On Sunday, baseball will celebrate the 65th anniversary of Jackie Robinson's first game in the major leagues. But 2012 also marks 25 years since one of the most infamous incidents surrounding Robinson's breakthrough took place.
To commemorate the 40th anniversary of Robinson becoming the first black man to play in the majors, ABC's Nightline devoted a portion of their Apr. 6, 1987 program to the occasion.
One of the guests Ted Koppel spoke to was Al Campanis, the vice president and general manager of the Dodgers. Campanis was a teammate of Robinson's on the 1946 Montreal Royals, tutoring him on playing second base. The two were also roommates that season.
Who better to bring on as a guest to talk about Robinson?
But what was supposed to be a light segment, basically meant to kill time before Nightline covered the Marvin Hagler-Sugar Ray Leonard boxing match, turned into one of the unforgettable moments in television history when Koppel asked Campanis why there weren't any black managers, general managers or owners in baseball.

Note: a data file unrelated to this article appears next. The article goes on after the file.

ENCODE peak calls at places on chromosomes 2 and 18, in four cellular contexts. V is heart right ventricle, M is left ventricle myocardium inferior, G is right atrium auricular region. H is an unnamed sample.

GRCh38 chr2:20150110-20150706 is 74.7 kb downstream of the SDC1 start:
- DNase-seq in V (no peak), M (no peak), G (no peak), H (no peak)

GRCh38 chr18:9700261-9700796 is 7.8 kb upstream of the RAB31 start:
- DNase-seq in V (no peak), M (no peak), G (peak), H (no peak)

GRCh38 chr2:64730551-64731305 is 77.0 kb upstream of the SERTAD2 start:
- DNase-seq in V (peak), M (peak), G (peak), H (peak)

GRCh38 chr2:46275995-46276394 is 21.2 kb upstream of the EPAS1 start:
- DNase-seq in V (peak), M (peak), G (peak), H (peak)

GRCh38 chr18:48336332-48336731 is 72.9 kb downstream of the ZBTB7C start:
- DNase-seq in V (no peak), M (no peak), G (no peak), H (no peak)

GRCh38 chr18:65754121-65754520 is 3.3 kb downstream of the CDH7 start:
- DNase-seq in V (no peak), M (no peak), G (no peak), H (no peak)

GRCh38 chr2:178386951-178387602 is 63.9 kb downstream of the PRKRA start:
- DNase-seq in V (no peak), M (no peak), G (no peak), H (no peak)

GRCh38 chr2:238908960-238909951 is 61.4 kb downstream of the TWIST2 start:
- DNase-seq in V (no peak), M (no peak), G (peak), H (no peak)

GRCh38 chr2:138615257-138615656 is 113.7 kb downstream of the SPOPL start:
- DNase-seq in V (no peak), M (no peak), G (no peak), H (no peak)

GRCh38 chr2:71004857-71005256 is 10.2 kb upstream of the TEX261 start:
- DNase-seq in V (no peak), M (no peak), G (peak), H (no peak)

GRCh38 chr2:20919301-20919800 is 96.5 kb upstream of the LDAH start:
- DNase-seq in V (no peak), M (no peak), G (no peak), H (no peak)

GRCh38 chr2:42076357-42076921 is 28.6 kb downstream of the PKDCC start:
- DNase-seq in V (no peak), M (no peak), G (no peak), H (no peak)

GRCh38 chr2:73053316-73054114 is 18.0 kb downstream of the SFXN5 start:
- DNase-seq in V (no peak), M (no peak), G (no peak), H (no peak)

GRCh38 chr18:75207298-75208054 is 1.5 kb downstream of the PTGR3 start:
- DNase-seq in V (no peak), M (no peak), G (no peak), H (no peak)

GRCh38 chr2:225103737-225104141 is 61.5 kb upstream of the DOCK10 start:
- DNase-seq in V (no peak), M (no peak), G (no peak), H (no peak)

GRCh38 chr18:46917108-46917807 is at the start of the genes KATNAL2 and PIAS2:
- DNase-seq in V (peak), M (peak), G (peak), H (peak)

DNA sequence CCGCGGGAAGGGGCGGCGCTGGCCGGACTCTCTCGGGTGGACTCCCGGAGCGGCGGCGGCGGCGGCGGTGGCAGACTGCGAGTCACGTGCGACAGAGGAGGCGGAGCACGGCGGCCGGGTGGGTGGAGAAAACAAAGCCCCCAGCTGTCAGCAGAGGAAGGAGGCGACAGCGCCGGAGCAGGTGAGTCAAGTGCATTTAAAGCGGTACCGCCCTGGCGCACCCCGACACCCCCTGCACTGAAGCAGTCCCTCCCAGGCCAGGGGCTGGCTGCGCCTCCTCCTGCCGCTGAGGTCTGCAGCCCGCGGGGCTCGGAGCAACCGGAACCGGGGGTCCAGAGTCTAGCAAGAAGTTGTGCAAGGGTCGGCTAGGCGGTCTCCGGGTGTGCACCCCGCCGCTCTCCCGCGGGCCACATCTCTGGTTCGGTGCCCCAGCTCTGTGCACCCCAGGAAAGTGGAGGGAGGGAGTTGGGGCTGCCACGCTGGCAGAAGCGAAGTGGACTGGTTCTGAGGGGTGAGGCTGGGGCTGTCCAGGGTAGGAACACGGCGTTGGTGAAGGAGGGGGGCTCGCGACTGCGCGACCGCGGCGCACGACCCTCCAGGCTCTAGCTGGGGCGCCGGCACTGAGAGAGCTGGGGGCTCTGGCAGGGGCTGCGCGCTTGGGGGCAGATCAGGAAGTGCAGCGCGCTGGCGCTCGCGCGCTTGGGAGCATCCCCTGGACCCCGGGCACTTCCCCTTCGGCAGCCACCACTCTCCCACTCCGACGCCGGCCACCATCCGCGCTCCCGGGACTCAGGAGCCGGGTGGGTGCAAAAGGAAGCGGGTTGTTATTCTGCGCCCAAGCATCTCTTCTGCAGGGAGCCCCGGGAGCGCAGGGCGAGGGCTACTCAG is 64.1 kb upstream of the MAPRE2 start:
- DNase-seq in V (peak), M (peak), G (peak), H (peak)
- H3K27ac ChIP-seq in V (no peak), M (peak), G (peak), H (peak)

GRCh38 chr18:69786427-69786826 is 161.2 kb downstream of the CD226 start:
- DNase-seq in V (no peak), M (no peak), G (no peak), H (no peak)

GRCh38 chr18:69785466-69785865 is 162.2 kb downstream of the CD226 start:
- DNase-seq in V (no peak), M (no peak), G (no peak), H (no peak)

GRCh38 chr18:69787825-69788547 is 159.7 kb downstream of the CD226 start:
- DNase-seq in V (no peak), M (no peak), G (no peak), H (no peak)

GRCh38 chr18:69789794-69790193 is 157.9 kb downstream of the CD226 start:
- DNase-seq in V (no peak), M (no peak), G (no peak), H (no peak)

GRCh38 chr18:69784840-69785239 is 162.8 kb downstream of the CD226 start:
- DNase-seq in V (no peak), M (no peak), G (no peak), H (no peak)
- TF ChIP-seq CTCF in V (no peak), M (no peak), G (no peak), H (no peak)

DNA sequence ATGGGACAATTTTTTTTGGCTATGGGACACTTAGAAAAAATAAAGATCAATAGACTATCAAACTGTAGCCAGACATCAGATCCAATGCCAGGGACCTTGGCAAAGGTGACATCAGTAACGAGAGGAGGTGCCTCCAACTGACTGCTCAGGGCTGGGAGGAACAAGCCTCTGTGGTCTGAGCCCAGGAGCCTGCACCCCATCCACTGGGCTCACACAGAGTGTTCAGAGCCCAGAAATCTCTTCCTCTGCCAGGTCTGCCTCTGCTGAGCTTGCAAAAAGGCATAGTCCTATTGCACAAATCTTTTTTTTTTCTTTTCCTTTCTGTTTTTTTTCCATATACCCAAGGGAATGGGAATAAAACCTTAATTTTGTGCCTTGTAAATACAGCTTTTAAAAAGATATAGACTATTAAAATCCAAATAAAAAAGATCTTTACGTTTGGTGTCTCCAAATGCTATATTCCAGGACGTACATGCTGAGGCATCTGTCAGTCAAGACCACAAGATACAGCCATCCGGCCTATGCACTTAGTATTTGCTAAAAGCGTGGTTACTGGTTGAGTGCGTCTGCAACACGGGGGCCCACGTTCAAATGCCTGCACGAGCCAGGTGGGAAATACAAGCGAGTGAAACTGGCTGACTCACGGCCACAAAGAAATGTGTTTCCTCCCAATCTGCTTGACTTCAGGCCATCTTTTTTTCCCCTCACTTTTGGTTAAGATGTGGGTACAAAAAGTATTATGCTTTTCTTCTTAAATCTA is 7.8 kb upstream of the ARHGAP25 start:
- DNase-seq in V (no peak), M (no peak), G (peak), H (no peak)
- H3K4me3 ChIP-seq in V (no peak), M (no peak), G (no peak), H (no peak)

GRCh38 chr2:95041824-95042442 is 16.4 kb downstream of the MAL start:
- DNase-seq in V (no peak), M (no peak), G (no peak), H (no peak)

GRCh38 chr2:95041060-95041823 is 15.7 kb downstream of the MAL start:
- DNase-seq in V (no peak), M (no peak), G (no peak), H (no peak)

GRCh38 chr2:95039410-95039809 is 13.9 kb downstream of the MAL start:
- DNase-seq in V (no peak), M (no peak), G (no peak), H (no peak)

Here's the pertinent clip from that segment.
Koppel gave Campanis plenty of opportunity to explain or walk back from his remarks about black players and coaches lacking "the necessities" and being "short." But Campanis actually made it worse the more he talked, citing the lack of black quarterbacks in football and black pitchers in baseball.
Inexplicably, Campanis even made a comment about black people not being good swimmers because "they don't have the buoyancy."
There may never be another such example of career suicide committed on the airwaves.
Some attempted to defend Campanis by saying he shouldn't have been in that position. At the time, he was 70 years old and appeared on the show after a game between the Dodgers and Astros from the Astrodome. Others who knew him, as explained in this ESPN.com article, said Campanis had a tendency to "mangle" the language and "bumble."
He meant experience, Campanis' defenders said, not intelligence. Just look at the man's work in baseball before calling him a racist.
Within 48 hours, with many community leaders calling for his job, Campanis resigned from the Dodgers. Of course, he resigned before he was fired. The team would've had to dismiss him in light of his remarks.
If you get a chance, I highly recommend reading the ESPN.com feature that recalls the events of Apr. 6, 1987, which includes an interview with Koppel, quotes from several who knew Campanis and a transcript of the remarks in question.